The fence used to be just that; transparent and harmless with barbed wire at the top. You could see the look-out posts as you walk by and you could wave to the Humvees that drove along it every hour. A few years ago, large sections of concrete wall replaced the fence only within the town of Kfarkila creating a mini version of the Apartheid Wall in the West Bank. It was erected because of tensions in this particular part of the border. The wall has poor graffiti done by youngsters based on content, talent, and height. I smell an opportunity for a new Waiting for the Train exhibition here – much like the graffiti on the wall of Palestine.

Contact me if you’re interested, no joke.

8 (More) Pet Peeves Resulting from your Facebook Newsfeed

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It’s been a good 10 months since the first set of pet peeves but I just couldn’t wait a whole year to share these. That, and I’ve been posting about a lot of serious topics so it was time for a breather. Bring on the rant!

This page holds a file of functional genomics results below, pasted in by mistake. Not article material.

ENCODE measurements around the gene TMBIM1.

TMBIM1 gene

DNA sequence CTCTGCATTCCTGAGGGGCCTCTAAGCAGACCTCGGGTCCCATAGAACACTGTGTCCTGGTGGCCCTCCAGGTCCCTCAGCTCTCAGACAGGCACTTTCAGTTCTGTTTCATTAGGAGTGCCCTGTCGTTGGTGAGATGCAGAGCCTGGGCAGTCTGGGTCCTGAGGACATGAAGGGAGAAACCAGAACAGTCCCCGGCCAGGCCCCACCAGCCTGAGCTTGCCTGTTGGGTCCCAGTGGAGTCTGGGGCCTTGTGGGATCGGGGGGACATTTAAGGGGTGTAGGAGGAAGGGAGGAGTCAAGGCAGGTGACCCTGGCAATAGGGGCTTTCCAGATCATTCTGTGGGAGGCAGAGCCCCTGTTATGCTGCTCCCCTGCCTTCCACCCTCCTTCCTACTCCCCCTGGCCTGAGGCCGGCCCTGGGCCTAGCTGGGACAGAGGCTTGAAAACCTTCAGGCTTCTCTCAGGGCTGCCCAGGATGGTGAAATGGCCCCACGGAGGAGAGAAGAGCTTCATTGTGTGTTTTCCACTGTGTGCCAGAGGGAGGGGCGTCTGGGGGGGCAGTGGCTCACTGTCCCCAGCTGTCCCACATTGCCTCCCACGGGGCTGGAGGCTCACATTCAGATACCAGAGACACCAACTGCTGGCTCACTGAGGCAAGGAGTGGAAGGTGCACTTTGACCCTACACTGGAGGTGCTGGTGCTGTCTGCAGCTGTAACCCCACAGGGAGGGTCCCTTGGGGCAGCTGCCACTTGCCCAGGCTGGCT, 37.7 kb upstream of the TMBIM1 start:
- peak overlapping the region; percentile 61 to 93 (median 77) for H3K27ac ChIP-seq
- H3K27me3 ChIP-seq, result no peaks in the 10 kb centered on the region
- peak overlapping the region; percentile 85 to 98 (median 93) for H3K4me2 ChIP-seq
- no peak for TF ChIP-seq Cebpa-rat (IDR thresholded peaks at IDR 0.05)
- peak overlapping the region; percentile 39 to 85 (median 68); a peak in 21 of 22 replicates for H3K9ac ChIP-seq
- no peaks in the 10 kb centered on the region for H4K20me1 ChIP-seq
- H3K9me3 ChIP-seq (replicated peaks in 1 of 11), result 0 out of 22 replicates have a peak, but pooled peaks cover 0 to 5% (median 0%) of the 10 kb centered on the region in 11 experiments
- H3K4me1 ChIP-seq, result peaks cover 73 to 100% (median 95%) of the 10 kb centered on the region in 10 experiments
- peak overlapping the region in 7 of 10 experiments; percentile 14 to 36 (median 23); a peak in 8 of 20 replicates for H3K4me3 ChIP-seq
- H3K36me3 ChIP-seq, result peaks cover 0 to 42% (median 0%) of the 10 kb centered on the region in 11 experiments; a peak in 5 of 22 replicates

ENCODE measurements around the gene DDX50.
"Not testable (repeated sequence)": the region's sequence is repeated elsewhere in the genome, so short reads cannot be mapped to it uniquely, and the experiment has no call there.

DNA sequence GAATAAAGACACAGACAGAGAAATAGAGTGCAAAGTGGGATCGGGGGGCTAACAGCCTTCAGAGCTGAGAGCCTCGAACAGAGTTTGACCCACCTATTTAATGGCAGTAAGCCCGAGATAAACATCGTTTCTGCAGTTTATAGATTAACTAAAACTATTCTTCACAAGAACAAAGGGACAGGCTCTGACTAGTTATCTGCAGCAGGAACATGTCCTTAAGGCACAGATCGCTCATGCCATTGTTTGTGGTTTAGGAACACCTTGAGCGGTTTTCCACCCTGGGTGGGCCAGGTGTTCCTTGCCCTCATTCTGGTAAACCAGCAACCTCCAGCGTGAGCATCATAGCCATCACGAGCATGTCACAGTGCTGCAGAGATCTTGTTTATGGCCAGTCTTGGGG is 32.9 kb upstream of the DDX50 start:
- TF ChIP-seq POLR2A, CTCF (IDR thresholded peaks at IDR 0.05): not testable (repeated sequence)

1. Using the word “dear”

I understand that this probably has to do with the French education system and the use of “cherie” but please stop using the word “dear” in English. You sound like my late grandmother and she was 72 sixteen years ago. This term of endearment is outdated and you shouldn’t use it if you are a) a member of Generation Y or b) pre-menopausal.

2. “Inbox Me”

But I don’t want to inbox you. At least buy me dinner first? This verbified version of the noun inbox sounds dirty and I mean Urban Dictionary dirty. Stop trying to make fetch inbox-me happen, it’s not going to happen.